Skilfully haunting

The Finger Players' take on Kuo Pao Kun's The Spirits Play is visually arresting and mentally evocative

(From left) Tay Kong Hui as The Man, Doreen Toh as The Mother and Tan Wan Sze as The Girl put on powerful performances.
(From left) Tay Kong Hui as The Man, Doreen Toh as The Mother and Tan Wan Sze as The Girl put on powerful performances. PHOTO: TUCKYS PHOTOGRAPHY

The Spirits Play by The Finger Players is an unvarnished take that stays true to the spirit of the late theatre giant Kuo Pao Kun's bleak 1998 anti-war work, which explores man's natural tendency to violence and the killings one undertakes in the name of nationalism.

For the most part, director Oliver Chong adheres to Kuo's original script, which was inspired by World War II, but still resonates today, in a world roiled by terrorism and civil strife.

Five Japanese spirits in limbo - The Mother, The General, The Girl, The Man and The Poet - tarry at their resting place on a secluded isle and recount the wartime atrocities they have each experienced.

Chong, who has carefully studied the play's previous stagings, succeeds with the liberties he takes.



    The Finger Players

    Drama Centre, Black Box/Thursday


  • WHERE: Drama Centre, Black Box, 05-01 National Library Building, 100 Victoria Street

    WHEN: Till Nov 15, Tuesday to Saturday, 8pm; Saturday and Sunday, 3pm, no shows on Monday

    ADMISSION: $35 from Sistic (call 6348-5555 or go to

    INFO: Go to

His decision to introduce three phantoms (Jo Kwek, Myra Loke and Jasmine Xie doing some first-rate physical theatre) enlivens the set with fluid, sinister movement. Moving as one entity, they whisper, hiss and coil around the characters like serpents at various points, personifying the demons and moral ambivalence that continue to plague these departed spirits.

The soundscape designed by Darren Ng is dream-like, going from the lush swoosh of waves which opens the play to abrupt discordant crashes which mark turning points in the play.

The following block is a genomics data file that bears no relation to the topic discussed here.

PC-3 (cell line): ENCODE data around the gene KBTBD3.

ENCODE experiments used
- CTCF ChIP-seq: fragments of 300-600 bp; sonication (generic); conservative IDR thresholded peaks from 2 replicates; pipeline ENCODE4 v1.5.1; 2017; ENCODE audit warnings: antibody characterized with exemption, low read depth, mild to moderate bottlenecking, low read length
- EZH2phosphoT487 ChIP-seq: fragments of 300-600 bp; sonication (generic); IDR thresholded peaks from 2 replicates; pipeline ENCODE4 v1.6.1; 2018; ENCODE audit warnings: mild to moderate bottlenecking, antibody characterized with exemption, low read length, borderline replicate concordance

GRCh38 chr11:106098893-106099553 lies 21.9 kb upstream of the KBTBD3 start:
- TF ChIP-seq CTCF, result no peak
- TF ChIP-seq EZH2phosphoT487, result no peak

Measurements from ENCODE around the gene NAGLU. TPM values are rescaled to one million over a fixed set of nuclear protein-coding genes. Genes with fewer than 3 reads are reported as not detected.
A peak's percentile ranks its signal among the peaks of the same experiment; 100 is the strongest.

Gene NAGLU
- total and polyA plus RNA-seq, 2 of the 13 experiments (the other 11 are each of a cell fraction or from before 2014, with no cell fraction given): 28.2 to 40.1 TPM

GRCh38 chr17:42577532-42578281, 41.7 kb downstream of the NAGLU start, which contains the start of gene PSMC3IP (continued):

Praise should also be accorded to lighting designer Lim Woan Wen, who opts for a stark, minimalist style, bathing the characters in ominous glows, which heightens the eerie, ethereal quality of the production.

The use of shadow puppetry lends some much-needed texture to the backdrops as well.

One sees Chong's firm directorial hand in guiding the actors.

His cast (Johnny Ng, Tay Kong Hui, Alvin Chiam, Doreen Toh, Tan Wan Sze) deliver powerful, controlled performances which, thankfully, never erupt into histrionics. They also show incredible discipline by lying still on stage, enveloped in paper leaves, for a good 20 minutes before the show begins.

Ng, a theatre veteran who has acted as The Man in two previous stagings of the play, is sterling as The General in this production, capturing perfectly his hubris and blind fanaticism to the Motherland's cause to the very end.

Tay, Toh and Tan are spellbinding to watch as The Man, The Mother and The Girl, especially in a scene where they tell of how their roles in wartime exposed them to the Pyrrhic nature of war.

What starts as a calm, matter-of- fact narration builds slowly, but devastatingly, into accounts of unimaginable loss, starvation, rape and death. Lips quiver, faces crumple and bodies heave uncontrollably, racked by shuddering sobs.

I agree with Chong's call to splice the accounts instead of presenting them individually, as it leads to a more dramatic climax and expresses the characters' collective suffering as a sum greater than its parts.

One of Kuo's darkest works, The Spirits Play is not easy to sit through - it can feel ruinous and oppressive. But Chong's revival is a skilfully choreographed and executed piece that will haunt its audience even after the lights come back on.

A version of this article appeared in the print edition of The Straits Times on November 07, 2015, with the headline 'Skilfully haunting'. Print Edition | Subscribe